Ask the pupils how they feel in their uniforms or what they think of them. You can now use them as a visual aid as you share the following information and questions. Begin with the Victorian uniforms. • When The Salvation Army first began in 1878, people decided they wanted to wear uniforms to show people that they were serious about their mission to tell others about God’s love and to fight against evil and poverty. These were the kind of uniforms they wore. They were similar to the style of clothes other people were wearing at the time. • This may surprise you, but at first some people really didn’t like The Salvation Army. (For example, people who ran pubs were angry because lots of alcoholics were becoming members of The Salvation Army and they stopped drinking, so pub owners were making less money.) People often threw things at members of The Salvation Army as they marched down the street, like tomatoes and even sharp stones and rocks, so they had to wear something to protect their heads. There was a cap for the men and a bonnet for the women. (Demonstrate by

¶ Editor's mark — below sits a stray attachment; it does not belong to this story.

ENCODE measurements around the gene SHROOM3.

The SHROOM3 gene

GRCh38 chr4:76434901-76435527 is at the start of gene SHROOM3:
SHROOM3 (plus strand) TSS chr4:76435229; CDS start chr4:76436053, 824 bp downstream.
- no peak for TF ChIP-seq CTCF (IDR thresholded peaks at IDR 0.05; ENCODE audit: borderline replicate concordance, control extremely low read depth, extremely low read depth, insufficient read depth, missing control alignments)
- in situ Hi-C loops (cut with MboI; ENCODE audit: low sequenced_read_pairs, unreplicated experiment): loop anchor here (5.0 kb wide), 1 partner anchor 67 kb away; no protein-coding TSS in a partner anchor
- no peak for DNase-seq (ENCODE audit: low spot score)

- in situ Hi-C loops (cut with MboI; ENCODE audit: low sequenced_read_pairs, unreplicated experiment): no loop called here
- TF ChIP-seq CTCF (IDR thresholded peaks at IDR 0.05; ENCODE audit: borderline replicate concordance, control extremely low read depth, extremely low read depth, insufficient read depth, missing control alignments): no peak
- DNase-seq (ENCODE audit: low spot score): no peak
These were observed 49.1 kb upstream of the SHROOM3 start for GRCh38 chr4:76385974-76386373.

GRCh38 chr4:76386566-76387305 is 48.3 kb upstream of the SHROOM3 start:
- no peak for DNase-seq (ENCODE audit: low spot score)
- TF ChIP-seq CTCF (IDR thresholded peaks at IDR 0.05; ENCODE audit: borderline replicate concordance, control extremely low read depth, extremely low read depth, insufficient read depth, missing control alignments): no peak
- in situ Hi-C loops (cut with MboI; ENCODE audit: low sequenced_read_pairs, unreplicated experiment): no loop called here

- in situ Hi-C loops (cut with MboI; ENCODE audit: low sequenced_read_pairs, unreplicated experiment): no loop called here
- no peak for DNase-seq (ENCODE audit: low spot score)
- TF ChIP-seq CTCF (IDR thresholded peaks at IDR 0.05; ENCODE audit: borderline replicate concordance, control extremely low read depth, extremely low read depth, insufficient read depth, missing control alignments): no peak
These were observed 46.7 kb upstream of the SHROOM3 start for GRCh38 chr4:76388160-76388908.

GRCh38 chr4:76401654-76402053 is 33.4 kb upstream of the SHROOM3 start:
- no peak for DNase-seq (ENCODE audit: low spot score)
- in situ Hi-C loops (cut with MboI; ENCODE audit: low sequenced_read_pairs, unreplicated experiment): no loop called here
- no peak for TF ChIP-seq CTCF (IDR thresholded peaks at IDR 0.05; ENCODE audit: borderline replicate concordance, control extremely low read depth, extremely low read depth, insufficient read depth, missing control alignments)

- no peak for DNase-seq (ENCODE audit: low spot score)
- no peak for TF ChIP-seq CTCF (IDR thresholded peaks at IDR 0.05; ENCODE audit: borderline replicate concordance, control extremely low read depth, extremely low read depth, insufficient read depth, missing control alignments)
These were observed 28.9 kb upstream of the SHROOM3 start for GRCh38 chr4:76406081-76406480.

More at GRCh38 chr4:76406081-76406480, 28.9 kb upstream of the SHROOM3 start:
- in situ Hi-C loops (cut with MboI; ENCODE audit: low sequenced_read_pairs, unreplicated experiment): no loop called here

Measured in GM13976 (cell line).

asking one or more of the other pupils to throw the fake rocks at the pupil wearing the bonnet/cap.) Soon, people began to respect The Salvation Army, but the bonnet was still worn for a long time, although its shape changed.
• Why do you think the uniform changed to look like this, and then like this etc? Point to some of the more modern uniforms. (It needed to be updated to fit in with the kind of clothes other people were wearing, so it wasn’t old-fashioned.) The uniform today looks more like a modern suit, and there are also hoodies and T-shirts for people who prefer to look more informal.